# On the number $n_0$ in Shelah's construction of a Jonsson group

In the paper "On a Problem of Kurosh, Jonsson Groups, and Applications", Shelah proved the following

Theorem 2.1. There exists a number $$n_0$$ such that for every infinite cardinal $$\lambda$$ with $$\lambda^+=2^\lambda$$ there exists a group $$G$$ of cardinality $$|G|=\lambda^+$$ such that $$G=A^{n_0}$$ for any subset $$A\subset G$$ of cardinality $$|A|=|G|$$.

I would like to deduce the value of $$n_0$$ from the Shelah's proof (of his Theorem 2.1).

On page 383 Shelah writes that $$n_0$$ is the length of the word $$r$$ in Fact 2.4: The word $$r$$ in Fact 2.4 is here: Just after Fact 2.4 in Remarks Shelah writes: 1. I have a doubt that this word $$r$$ should start with $$z^{-1}xz$$ and suggest that it should be $$z^{-1}xa$$.

Note that in Remarks, Shelah writes that $$r$$ consists of instances of $$xa$$ and $$ya$$, then multiplied by $$z^{-1}$$. So, it is natural to suggest that only one letter $$z$$ should occur at the very end (or beginning, depending from which side start counting) of the word $$r$$.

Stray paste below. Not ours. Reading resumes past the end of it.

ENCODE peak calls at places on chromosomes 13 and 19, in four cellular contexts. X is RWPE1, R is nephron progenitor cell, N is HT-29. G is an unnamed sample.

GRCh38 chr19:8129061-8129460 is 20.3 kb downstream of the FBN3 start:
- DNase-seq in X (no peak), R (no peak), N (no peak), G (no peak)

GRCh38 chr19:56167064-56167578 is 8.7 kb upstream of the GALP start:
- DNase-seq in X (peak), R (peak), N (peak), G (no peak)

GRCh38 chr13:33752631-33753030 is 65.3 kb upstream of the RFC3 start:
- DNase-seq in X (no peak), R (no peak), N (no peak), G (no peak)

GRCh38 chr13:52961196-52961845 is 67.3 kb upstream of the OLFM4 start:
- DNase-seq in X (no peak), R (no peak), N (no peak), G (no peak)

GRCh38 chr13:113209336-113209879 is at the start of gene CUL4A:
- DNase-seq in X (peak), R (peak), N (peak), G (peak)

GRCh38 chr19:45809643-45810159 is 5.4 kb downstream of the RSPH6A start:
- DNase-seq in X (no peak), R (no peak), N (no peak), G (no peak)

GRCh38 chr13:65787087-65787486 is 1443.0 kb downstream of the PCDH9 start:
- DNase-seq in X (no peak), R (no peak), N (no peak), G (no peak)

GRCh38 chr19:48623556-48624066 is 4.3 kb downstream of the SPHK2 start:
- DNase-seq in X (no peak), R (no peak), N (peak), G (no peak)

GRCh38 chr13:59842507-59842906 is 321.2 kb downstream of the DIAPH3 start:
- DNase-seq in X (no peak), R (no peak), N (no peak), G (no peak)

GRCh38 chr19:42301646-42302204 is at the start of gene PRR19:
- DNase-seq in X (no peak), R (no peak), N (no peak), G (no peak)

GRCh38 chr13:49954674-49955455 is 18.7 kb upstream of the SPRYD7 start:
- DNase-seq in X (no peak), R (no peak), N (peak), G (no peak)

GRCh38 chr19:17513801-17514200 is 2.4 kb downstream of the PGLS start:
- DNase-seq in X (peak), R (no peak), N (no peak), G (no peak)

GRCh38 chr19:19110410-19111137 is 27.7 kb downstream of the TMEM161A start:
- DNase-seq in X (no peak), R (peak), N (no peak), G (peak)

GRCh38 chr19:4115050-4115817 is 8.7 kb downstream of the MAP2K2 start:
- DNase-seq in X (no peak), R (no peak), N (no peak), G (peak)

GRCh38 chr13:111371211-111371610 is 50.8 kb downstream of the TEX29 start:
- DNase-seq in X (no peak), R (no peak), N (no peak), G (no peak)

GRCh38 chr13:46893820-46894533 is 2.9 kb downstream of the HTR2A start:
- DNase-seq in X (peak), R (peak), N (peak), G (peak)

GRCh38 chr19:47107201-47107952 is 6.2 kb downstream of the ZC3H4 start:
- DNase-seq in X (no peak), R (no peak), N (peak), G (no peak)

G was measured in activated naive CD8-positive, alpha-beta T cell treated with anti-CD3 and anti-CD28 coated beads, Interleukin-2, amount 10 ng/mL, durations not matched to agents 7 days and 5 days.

Also discussing the Small Cancellation Theory in $$\S 1$$, Shelah cites a result of Schupp concerning the symmetrized closure of the word $$ax(ay)ax(ay)^2ax(ay)^3\cdots ax(ay)^{80}:$$ 1. The length of the word $$r$$ in Fact 2.4 equals $$1+2\cdot 80+2\frac{80\cdot 81}2=1+80\cdot 83=6641$$.

2. It seems that the Shelah's construction for any subset $$A\subset G$$ of cardinality $$|A|=|G|=\lambda^+$$ and any element $$z\in G$$ yields elements $$x,a,b\in A$$ such that $$r(a,x,y,z)=1$$, so if my suggestion 1 is true, then $$z$$ belongs to $$A^{l(r)-1}=A^{6440}$$, where $$l(r)=6641$$ is the length of the word $$r$$.

Therefore, if my suggestions (1)-(3) are correct, then Theorem 2.1 has the following more precise form:

Theorem. For every infinite cardinal $$\lambda$$ with $$\lambda^+=2^\lambda$$ there exists a group $$G$$ of cardinality $$|G|=\lambda^+$$ such that $$G=A^{6440}$$ for any subset $$A\subset G$$ of cardinality $$|A|=|G|$$.

So, my question:

Is $$n_0$$ in Shelah's Theorem 2.1 equal to 6640 or 6641? Or maybe to some other number?

• I don't think you included enough context to determine whether the word $r$ should start with $z^{-1}xa$ instead of $z^{-1}xz$. – YCor Oct 28 '18 at 18:25
• @YCor I added the link to the original paper of Shelah and also copied Remark following Fact 2.4 in which Shelah explains why he has chosen this particular word $r$. – Taras Banakh Oct 28 '18 at 19:13